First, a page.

Having met a lady who believes that Cliff Richard's emetic Christmas hit is as poignant as Pavarotti's Ave Maria, I am reminded, as daily we all are I suppose, that there is no accounting for taste. I am disappointed, for example, that David Hume edged out Rab C Nesbitt in a poll of luminaries as to who was Scot of the millennium, preferring, as I normally do, men of action to those who spend a lifetime contemplating imponderables such as 'How long is a piece of string?' Rab lends practicality to this philosophical conundrum by actually wearing pieces of string, which we might politely call a vest.

And currently the Belgian people around Charleroi might now believe that hosting hordes of English and German supporters in June could only appeal to those for a taste in the macabre and see it as a perfect test of NATO's newly proposed rapid reaction force. Others might regard it, naively, as simply a football match. So accepting the variations in taste is sometimes damned trying. Take two matters of taste. Take, firstly, UEFA's decision to award a European final to Hampden Park. Well done for hallowed acres you might say. Others, notably, would not.

Fergus, are you spluttering over your coffee and croissant wherever you are this morning? You who were, and probably still are, the nemesis of Hampden might just regard this as like being hit in the face by a custard pie. And Fergus, although you might not believe it, I have a certain amount of sympathy for you, if your views on the stadium have not changed.

The little man who thought Hampden Park's development an entire waste of finances was of course not alone in his views and, like many others, will realise that this political decision by friends at UEFA's court is the equivalent of a parachute drop of food into a beleaguered garrison in the hope that they can hold out before the relief column arrives. But it does something else.

The entrepreneurship which Fergus McCann and David Murray, and others at Ibrox before him, displayed on the basic commercial imperative of making their stadiums viable, profitable and acceptable throughout Europe as final venues has, effectively, been undermined by what I can only take to be an example of political bad taste. Compare what the Old Firm have done in the last decade with the shambles that purports to be the financing of Hampden and ask yourself who deserves the accolade of a European final?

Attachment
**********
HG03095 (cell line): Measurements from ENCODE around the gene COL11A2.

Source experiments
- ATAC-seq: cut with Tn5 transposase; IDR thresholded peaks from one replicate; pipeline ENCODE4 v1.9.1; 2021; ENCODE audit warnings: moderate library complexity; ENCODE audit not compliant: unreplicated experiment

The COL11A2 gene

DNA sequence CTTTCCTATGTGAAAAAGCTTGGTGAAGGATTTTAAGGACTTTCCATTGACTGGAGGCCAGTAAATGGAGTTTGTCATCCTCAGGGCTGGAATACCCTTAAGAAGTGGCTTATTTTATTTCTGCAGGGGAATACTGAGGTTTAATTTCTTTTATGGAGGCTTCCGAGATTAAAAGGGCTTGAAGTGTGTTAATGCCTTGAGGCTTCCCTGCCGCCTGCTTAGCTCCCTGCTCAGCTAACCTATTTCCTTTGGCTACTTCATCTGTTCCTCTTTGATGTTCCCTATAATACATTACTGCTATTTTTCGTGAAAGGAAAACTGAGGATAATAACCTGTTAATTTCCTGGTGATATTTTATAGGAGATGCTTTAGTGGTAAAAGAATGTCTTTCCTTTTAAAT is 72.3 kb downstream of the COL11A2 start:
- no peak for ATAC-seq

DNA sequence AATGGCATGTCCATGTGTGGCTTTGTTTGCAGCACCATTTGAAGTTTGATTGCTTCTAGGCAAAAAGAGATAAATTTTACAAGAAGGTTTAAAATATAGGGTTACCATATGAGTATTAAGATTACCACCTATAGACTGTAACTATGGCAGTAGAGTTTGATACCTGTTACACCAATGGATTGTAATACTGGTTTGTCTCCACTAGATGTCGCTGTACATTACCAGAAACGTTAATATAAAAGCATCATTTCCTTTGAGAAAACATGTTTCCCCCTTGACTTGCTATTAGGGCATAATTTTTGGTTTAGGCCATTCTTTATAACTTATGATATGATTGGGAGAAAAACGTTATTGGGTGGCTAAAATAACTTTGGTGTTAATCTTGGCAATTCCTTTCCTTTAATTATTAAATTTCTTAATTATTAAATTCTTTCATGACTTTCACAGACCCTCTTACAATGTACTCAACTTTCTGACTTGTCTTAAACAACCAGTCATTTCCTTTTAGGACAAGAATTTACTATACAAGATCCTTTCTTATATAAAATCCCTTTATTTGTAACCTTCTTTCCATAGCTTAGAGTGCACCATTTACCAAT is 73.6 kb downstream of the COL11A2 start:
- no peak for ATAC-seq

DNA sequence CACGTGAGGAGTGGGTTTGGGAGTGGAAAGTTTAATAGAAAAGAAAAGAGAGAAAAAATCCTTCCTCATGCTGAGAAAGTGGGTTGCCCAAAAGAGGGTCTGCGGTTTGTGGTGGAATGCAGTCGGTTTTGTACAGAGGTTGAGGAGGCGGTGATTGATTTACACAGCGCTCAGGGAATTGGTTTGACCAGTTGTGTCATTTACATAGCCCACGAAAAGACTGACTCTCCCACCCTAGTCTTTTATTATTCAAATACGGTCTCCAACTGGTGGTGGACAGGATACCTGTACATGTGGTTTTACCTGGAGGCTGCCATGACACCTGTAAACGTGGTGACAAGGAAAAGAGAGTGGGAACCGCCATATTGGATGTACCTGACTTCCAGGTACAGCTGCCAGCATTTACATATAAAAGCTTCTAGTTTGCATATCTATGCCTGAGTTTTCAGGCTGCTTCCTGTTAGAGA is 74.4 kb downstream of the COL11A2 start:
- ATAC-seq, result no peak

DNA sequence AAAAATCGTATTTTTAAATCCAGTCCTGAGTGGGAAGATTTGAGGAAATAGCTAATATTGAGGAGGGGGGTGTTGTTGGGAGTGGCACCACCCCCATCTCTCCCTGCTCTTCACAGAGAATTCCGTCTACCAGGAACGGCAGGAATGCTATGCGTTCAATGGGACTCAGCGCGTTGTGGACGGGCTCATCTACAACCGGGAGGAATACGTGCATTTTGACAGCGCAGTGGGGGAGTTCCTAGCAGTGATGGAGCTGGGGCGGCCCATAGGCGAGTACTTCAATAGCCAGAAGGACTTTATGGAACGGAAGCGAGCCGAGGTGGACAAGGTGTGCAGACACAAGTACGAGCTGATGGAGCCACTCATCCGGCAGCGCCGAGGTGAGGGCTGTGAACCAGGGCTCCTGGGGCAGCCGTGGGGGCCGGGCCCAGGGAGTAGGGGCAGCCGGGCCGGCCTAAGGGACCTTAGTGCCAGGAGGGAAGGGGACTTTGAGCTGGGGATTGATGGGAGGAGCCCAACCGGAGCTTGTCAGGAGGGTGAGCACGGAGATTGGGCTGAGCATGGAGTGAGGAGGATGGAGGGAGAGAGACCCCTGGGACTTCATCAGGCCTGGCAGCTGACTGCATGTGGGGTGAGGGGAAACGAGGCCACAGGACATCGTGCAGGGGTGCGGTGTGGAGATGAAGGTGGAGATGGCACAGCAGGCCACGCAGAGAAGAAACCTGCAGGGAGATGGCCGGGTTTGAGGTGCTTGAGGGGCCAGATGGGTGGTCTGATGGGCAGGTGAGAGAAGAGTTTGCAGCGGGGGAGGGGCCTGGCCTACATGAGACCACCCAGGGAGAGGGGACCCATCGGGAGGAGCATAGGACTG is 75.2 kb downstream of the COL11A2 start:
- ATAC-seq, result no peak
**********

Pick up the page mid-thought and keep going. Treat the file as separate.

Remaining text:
Hampden is simply not to everybody's taste. Ibrox and Celtic Park command greater admiration from people who really know their football, and it is a pity they have been out-manoeuvred politically as contenders.

Which brings me to the other matter of taste, the millennium thing and sport. ''Who is the sports personality of the millennium,'' the BBC asked last night of a field qualified largely by how much of them could be shown on tape.

And to pull an audience they are still trying to make something heroic of Mohammed Ali in their television orientated evidence, but it makes one wonder if at the end of the next millennium a more enlightened civilisation will look back on the tapes as proof of a barbaric age and of Ali as a victim and not an icon.

The noble art has effectively capitulated at the highest level to such obvious commercial manipulation by the likes of Don King that you wonder about the gullibility of those who stump up so much to be taken in. Donald Trump, who hosts bouts in the States, said, after watching a young boxer die in the ring a couple of weeks ago, that boxing sells out. Sure it does. That special taste for blood is well enough established. But packed houses do not a moral endorsement make.

So, there is no doubt in my mind who should have been chosen for the Millennium Personality on the basis of towering athletic prowess. Paavo Nurmi, the Flying Finn. He ran to such effect he won nine Olympic Golds between 1920-28 and held world records concurrently in the mile, the 5,000 and 10,000 metres, which no-one has ever emulated. With the stopwatch always in his hand, he elevated athletics to a new plane of intelligent application of effort and was the harbinger of the modern scientifically prepared athlete. But in his disavowal of drinking coffee because he felt it was a stimulant and in his utter devotion to winning for his small country, he remains an icon of a purer age.

It is a pity he pre-dates outside broadcasts for had television been around at his peak, there would have been no other contenders for last night's award. He would have been to everybody's taste.